I credit Steve, Star of This Blog, for blazing the route from my house to his house in Scottsdale. These are forgotten back-roads we are traveling on, where people are poor and their lives difficult. We start in Dove Mountain, where its pretty clear people are wealthy--and then we ride 100 miles through the harsh reality of the Native Americans and the Mexicans, until we end up winding through affluent Scottsdale, Arizona where people have money and status.

Kim, resident gourmet chef of Chez Jewell, has a pork roast, waiting for us on the table. And beautiful ruby-red wine just cryin' for my lips to taste!


Sunday, November 11, 2007

Hugging Terra Firma

Susan spent four days the week before last at my place recovering from a spill she took on Mt. Lemmon. I still can't believe what happened to her--as a crash going down Mt. Lemmon at 30 35 mph certainly means major injuries--guys go to the hospital for that.

But Susan made it through the "shredder" as she said, with only superficail wounds. I am still amazed she wasn't hurt worse or even killed, mes amis.

I will relate her story here:
As the RBA for Arizona Brevet and Randonnee, Susan is the brevet official the day of the rides. It is a lot of work and I owe finishing tough brevets to her tenaciousness. She rides the courses to one, create them, and two to make sure they're safe and do-able. Then she must ride the brevet solo and unsupported the week before so she can get credit for the brevet--and then the next week run the brevet for blokes like me.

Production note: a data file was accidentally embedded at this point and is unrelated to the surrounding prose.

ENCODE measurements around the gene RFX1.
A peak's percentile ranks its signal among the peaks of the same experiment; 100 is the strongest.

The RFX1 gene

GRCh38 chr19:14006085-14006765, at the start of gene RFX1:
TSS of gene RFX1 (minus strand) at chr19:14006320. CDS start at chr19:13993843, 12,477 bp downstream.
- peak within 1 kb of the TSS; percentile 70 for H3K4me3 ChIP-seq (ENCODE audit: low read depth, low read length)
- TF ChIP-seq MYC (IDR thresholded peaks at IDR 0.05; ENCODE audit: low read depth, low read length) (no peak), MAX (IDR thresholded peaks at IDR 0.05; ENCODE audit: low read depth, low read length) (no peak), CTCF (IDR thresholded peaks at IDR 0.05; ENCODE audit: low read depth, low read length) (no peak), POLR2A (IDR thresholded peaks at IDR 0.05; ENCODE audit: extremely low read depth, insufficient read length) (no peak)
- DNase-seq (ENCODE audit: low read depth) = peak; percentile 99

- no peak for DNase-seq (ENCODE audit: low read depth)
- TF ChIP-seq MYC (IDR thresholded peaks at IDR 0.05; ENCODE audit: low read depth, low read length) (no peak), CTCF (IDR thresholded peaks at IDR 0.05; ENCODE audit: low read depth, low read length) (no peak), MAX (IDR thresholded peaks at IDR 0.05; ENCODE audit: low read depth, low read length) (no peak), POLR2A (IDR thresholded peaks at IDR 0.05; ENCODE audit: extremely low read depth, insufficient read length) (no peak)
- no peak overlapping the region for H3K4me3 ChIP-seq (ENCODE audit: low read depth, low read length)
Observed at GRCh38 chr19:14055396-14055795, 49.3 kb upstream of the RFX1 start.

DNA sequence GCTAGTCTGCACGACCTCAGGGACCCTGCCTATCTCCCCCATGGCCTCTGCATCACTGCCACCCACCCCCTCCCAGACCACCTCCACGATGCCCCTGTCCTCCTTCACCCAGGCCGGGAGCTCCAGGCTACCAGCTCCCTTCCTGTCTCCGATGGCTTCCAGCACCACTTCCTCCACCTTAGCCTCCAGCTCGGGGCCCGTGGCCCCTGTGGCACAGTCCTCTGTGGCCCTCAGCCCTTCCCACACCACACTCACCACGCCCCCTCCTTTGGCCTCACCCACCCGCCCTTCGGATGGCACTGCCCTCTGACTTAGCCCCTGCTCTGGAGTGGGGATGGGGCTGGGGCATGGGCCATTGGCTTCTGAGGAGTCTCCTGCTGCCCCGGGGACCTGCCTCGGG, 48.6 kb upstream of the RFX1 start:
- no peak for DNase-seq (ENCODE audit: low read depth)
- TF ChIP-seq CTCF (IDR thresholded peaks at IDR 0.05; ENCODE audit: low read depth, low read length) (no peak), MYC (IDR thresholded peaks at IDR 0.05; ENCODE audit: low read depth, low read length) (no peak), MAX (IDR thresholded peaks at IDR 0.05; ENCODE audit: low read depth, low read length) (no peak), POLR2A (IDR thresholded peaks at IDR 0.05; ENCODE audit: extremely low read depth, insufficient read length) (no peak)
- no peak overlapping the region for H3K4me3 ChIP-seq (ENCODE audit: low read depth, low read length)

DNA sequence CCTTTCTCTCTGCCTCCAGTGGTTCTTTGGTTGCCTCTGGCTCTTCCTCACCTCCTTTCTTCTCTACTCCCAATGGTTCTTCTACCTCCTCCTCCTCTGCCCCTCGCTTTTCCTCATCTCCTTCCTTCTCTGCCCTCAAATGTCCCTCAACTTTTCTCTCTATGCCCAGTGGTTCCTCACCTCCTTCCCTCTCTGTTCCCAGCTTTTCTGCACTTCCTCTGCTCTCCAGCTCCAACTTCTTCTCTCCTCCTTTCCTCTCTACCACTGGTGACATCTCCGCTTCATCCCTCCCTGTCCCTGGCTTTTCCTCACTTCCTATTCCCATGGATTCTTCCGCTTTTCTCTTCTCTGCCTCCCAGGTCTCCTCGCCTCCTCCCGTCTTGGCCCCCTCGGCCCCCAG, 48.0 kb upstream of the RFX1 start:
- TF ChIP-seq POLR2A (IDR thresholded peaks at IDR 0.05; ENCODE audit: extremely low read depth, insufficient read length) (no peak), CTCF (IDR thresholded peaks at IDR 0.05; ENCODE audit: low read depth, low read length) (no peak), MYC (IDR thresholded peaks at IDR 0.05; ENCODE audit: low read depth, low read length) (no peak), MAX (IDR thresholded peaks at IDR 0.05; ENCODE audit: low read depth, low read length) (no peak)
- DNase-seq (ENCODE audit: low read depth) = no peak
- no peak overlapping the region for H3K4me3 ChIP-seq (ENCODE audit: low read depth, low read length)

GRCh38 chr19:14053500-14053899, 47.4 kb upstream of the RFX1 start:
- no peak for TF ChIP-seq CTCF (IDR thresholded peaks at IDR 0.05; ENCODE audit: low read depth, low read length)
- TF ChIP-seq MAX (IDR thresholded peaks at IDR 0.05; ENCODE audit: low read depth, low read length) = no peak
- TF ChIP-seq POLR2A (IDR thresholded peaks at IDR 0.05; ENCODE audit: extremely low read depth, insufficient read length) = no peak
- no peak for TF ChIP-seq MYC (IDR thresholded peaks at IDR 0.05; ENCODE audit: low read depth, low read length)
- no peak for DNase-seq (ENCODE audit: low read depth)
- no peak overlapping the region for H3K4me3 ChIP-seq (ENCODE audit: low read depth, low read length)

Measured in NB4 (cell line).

Coming down Mt. Lemmon the week before last, she hit something unseen in the road--and at 35 mph--she tumbled down scenic Catalina Hwy, hugging Terra Firma along the way.

She told me she rolled--and rolled--and then rolled some more. Cars stopped and everyone piled out to her rescue. But after a moment of catching her breath--it appeared nothing was broken. She was bloody. Her jersey and arm and leg warmers and shorts were ripped. But no broken bones.

She picked up her bike and proceeded to mount the thing, but stunned witnesses of the crash wouldn't have it and she and her bike were driven down to the shopping center at the base. Gerry Goode, rock star of Randonneuring here in the USA fetched her and drove her back to my house.

She said they talked for two hours non-stop about Paris-Brest-Paris on the trip home--probably the toughest PBP of all time. This makes him a hero in my eyes and any other randonneur that has attempted that super-human contest!